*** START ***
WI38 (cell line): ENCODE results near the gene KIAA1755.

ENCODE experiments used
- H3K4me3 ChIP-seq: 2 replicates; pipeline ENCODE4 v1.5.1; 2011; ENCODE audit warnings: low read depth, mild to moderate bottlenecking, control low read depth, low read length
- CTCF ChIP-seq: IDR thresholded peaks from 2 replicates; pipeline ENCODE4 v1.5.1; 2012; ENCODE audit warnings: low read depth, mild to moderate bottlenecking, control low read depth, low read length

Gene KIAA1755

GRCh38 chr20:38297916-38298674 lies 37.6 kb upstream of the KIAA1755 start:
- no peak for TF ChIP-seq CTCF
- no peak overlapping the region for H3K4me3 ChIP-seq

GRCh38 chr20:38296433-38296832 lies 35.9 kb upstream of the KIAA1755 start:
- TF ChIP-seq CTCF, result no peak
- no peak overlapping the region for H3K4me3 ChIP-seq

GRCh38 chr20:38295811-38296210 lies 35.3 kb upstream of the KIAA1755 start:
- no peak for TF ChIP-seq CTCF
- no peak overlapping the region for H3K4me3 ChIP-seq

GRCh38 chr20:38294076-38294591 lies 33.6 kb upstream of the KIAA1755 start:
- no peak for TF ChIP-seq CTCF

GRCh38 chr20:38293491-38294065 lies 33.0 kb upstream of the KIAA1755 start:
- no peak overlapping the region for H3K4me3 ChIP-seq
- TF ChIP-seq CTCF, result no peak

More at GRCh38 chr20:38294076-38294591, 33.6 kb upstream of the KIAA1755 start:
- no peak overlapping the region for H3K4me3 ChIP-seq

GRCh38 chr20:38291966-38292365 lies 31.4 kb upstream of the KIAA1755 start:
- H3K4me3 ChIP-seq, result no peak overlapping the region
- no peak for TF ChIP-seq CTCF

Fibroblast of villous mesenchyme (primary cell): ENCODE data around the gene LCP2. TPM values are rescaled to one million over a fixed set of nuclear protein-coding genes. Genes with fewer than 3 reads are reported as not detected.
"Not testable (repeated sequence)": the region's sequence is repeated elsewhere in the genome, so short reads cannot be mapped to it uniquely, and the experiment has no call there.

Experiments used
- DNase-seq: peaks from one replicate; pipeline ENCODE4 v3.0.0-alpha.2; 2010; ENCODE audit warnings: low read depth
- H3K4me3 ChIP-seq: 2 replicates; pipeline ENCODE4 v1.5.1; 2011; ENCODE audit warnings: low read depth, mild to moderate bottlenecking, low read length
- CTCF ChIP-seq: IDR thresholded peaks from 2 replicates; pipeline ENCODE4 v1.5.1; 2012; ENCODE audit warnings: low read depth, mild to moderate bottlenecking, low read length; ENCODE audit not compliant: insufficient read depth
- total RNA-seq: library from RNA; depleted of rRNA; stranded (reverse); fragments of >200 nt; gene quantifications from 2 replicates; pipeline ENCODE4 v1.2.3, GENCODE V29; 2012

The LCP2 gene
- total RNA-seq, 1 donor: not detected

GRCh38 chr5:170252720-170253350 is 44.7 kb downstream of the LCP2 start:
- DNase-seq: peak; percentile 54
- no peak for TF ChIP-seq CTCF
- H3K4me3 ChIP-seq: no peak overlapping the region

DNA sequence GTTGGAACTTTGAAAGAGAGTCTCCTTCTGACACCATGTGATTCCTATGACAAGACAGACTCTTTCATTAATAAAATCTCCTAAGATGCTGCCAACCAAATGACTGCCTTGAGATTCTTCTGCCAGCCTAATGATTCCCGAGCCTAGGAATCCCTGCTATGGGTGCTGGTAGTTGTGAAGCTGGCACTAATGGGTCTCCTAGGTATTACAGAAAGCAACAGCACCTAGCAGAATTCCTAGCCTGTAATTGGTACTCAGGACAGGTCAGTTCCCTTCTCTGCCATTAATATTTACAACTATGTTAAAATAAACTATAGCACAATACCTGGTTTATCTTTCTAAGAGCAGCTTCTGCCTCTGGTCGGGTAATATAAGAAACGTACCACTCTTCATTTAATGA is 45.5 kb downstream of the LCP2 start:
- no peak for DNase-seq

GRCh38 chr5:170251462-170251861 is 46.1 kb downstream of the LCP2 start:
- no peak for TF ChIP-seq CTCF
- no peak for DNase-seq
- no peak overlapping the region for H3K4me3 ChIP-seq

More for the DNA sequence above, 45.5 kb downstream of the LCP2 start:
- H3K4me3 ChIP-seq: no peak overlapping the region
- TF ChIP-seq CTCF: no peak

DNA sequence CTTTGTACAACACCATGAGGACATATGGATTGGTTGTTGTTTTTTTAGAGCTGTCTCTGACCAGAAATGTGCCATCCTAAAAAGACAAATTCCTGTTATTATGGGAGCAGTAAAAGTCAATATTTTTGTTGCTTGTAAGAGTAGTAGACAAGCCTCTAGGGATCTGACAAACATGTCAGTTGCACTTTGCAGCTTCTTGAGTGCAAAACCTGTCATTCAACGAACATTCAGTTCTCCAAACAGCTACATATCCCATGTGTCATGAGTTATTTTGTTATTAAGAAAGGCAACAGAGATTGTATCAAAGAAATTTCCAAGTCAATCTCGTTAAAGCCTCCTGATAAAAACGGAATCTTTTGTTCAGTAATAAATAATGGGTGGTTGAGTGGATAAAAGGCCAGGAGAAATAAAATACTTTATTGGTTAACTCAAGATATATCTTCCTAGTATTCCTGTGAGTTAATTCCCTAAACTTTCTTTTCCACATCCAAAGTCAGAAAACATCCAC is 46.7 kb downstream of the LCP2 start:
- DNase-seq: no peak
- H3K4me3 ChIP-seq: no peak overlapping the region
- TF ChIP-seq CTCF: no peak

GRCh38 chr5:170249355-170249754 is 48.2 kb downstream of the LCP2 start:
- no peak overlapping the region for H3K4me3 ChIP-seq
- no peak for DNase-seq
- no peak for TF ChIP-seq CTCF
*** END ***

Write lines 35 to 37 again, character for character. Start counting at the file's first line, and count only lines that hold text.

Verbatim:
- DNase-seq: peak; percentile 54
- no peak for TF ChIP-seq CTCF
- H3K4me3 ChIP-seq: no peak overlapping the region